Measuring, reporting and offsetting greenhouse gas emissions

Quick and detailed guidance to help New Zealand organisations measure and report their greenhouse gas emissions. Plus guidance on how to credibly and robustly offset greenhouse gas emissions.



Measuring and reporting greenhouse gas emissions

Why measure your emissions?

Measuring and reporting emissions can help your organisation to:

  • increase its awareness of energy and resource use
  • identify greater efficiencies and cost savings and lower resource use
  • manage risks more effectively
  • demonstrate social responsibility
  • identify business opportunities
  • develop a competitive edge
  • inspire peers and motivate others 
  • prepare for potential disclosure requirements
  • be transparent and communicate impacts to its customers
  • contribute more effectively to New Zealand’s collective effort to reduce its emissions.

Read about the experiences of three organisations measuring and reporting their emissions

7 steps to measure your emissions










An outline of the steps your organisation can take to measure and report its emissions. For more information see the quick or detailed guide.

Guidance documents

This guidance is for organisations of all sizes and levels of expertise. This includes organisations measuring their emissions for the first time and those producing their latest greenhouse gas emissions report.

The go-to document to find out how to produce an inventory, what data you need to work out emissions from your activities and what has changed since the last update.

Quick look-up tables providing the main emission factors for each emission source.

Use this to work out your organisation’s emissions and produce an inventory (simply input your activity data).

Support documents

These are also available from the linked web pages above.

For users who need to know the methodologies used to work out the emission factors for each emission source.

As per the Emissions factor summary above but in Excel format across multiple tabs.

Simple format for integration with software.

What a finished inventory report might look like.

What a finished inventory might look like.

About the guidance

  • This 2020 guidance uses the 2019 national inventory as the basis for its emission factors which draws on 2018 data.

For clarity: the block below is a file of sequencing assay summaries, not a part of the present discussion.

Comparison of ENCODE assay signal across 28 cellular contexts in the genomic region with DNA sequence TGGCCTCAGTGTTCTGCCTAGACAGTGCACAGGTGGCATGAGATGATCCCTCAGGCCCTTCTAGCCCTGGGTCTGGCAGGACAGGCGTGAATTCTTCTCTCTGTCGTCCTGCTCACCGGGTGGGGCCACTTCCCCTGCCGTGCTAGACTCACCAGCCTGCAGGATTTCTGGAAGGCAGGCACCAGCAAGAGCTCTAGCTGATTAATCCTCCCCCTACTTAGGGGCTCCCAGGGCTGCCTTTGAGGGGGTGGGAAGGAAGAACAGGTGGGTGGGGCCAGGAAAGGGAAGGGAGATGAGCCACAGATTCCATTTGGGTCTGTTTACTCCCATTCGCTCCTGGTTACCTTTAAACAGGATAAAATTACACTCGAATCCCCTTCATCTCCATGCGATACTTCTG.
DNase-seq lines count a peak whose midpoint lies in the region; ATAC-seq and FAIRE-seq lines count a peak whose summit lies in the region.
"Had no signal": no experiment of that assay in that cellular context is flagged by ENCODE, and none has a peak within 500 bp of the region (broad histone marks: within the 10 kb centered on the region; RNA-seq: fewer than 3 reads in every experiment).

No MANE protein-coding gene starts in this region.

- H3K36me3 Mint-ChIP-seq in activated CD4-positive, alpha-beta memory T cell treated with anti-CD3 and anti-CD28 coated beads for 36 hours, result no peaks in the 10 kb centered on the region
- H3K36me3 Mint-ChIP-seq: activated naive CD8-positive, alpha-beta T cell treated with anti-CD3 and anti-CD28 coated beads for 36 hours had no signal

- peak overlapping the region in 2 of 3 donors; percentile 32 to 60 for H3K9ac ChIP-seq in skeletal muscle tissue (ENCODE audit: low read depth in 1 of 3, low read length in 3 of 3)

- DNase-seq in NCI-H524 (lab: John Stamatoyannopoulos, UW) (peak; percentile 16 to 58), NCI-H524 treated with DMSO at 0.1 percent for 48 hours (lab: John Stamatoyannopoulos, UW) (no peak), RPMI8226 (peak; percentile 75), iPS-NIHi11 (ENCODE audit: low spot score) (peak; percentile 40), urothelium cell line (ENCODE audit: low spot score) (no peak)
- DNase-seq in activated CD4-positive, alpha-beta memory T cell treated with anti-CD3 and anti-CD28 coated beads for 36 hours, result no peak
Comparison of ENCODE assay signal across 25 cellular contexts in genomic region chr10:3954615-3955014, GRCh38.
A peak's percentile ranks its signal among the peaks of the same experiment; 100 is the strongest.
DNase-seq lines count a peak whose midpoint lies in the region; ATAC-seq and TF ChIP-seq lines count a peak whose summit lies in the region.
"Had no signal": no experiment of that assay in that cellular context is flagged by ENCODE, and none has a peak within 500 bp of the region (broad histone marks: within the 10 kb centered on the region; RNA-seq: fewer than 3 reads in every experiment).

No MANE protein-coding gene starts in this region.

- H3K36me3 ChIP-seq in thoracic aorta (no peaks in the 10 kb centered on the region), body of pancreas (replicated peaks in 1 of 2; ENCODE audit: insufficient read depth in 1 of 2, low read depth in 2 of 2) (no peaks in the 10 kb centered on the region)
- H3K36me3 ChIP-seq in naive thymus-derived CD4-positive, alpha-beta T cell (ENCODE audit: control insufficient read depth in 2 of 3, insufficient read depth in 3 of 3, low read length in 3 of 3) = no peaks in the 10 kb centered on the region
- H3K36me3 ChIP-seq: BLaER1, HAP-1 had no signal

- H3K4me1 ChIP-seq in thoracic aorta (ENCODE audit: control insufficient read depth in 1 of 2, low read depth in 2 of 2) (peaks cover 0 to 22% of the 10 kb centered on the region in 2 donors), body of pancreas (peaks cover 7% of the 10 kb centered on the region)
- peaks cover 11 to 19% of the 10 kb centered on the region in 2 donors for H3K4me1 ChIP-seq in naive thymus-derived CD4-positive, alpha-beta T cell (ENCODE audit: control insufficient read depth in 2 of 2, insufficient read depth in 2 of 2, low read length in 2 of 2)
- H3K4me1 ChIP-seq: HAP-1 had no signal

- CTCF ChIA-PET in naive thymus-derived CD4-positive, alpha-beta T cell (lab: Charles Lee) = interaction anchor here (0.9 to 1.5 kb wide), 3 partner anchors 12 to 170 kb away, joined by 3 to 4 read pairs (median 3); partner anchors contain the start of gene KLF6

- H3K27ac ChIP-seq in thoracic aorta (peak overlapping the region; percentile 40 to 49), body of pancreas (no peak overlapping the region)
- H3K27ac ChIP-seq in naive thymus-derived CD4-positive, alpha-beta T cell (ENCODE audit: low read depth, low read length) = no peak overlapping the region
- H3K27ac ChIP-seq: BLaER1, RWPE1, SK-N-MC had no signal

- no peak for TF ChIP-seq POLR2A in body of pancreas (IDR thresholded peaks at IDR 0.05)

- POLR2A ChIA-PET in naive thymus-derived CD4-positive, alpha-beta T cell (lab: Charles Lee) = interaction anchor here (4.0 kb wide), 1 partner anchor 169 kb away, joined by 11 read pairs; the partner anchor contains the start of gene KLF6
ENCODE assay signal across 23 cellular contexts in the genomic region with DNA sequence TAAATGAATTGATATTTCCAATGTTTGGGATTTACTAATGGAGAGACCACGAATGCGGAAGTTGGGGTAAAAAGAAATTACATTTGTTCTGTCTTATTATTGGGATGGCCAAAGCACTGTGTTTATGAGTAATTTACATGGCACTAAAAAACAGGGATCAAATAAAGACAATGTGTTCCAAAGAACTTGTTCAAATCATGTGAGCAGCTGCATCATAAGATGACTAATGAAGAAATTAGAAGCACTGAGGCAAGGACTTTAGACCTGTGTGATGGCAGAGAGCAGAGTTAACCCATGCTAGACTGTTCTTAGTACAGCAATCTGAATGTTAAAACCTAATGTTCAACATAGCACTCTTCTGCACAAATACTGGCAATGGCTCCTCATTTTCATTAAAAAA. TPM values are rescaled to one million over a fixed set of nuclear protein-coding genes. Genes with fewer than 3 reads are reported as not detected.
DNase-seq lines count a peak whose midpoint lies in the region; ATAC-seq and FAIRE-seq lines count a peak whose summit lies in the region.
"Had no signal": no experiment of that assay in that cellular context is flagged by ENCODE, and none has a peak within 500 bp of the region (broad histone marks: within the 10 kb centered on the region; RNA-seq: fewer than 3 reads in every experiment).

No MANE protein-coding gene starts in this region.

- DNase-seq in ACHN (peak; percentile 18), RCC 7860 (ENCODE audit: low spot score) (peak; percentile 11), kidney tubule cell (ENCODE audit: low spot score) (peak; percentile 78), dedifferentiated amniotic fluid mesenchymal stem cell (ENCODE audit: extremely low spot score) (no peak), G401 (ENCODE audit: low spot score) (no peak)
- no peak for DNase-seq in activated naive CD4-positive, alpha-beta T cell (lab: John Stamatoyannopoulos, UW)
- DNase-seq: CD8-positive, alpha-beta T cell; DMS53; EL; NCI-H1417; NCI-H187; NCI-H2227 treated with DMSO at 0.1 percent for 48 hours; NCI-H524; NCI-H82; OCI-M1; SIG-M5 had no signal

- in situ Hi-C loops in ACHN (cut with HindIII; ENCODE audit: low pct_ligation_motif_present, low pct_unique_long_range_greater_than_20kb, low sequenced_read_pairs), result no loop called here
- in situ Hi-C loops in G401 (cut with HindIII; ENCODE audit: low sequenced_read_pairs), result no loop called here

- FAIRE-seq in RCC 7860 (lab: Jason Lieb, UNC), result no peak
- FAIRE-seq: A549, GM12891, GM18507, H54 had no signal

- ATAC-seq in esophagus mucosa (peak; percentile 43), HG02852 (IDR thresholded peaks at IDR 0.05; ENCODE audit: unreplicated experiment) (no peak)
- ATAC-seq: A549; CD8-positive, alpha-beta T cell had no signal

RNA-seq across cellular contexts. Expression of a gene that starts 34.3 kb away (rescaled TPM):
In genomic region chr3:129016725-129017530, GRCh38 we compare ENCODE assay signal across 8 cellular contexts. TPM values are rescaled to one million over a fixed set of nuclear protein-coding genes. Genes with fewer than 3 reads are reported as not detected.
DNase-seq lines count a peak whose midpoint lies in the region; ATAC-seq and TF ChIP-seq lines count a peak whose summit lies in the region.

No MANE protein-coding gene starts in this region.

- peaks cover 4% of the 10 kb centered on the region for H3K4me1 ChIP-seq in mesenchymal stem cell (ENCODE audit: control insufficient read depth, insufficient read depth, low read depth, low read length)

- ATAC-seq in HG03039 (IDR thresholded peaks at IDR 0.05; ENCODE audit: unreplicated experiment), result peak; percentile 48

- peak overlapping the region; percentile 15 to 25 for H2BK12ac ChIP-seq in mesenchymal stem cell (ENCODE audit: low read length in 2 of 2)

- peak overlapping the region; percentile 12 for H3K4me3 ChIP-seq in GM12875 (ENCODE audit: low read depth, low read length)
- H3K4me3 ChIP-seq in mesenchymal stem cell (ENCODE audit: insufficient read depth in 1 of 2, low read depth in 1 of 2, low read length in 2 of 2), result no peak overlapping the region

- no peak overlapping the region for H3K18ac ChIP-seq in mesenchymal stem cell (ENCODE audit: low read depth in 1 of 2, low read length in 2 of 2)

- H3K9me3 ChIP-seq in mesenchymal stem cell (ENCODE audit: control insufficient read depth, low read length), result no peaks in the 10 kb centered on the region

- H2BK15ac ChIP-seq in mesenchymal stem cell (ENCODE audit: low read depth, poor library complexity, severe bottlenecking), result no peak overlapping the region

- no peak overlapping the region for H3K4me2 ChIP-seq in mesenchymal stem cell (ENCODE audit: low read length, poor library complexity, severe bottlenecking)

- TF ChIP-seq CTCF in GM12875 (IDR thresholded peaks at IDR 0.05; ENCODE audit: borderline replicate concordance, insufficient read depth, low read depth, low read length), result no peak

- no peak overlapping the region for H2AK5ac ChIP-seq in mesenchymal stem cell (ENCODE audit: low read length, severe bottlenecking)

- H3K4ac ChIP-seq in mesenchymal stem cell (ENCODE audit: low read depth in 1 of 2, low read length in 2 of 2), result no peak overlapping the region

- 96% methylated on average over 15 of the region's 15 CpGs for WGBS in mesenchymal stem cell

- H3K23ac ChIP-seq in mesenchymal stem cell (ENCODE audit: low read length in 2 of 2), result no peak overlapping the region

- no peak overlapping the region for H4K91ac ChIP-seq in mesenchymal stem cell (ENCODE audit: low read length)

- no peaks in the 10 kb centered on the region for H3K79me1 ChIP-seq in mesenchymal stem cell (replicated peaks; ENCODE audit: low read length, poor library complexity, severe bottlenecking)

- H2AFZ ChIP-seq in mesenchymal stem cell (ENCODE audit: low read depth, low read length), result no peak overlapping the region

• This guide does not represent or form part of, any mandatory reporting framework or scheme.
  • This information is not appropriate for use in the New Zealand Emissions Trading Scheme (NZ ETS). Organisations required to participate in the NZ ETS need to comply with the scheme-specific reporting requirements. The NZ ETS regulations determine which emission factors and methods to use to calculate and report emissions.

Feedback on the guidance 

Understanding our users’ needs enables us to make future improvements to this guidance.

Email your feedback to

Related information

Measuring and reporting greenhouse gas emissions: Organisations share their experiences

Annual series for guidance for voluntary greenhouse gas reporting

Voluntary emissions offsetting

Why offset emissions?

Many New Zealand organisations are working to become carbon neutral. Their efforts will help international ambitions to limit global warming to 1.5 to 2 degrees this century under the Paris Agreement. To be carbon neutral, an organisation needs to have net zero greenhouse gas emissions.

Voluntary emissions offsetting allows an organisation or individual to buy or use certified greenhouse gas emissions reductions or removals that were achieved through actions that reduce emissions. These emissions reductions or removals can offset an organisation's carbon footprint. For example, an organisation could fund native forest regeneration, which will remove CO2 from the atmosphere. The CO2 removed from this forest can offset their organisation’s carbon footprint. 

About the guidance

This guidance outlines steps and principles New Zealand organisations can take to ensure any voluntary offsetting of emissions is done credibly. Before offsetting, organisations should measure their own emissions, then reduce them as much as is practical. Only after these steps have been taken should remaining emissions be offset.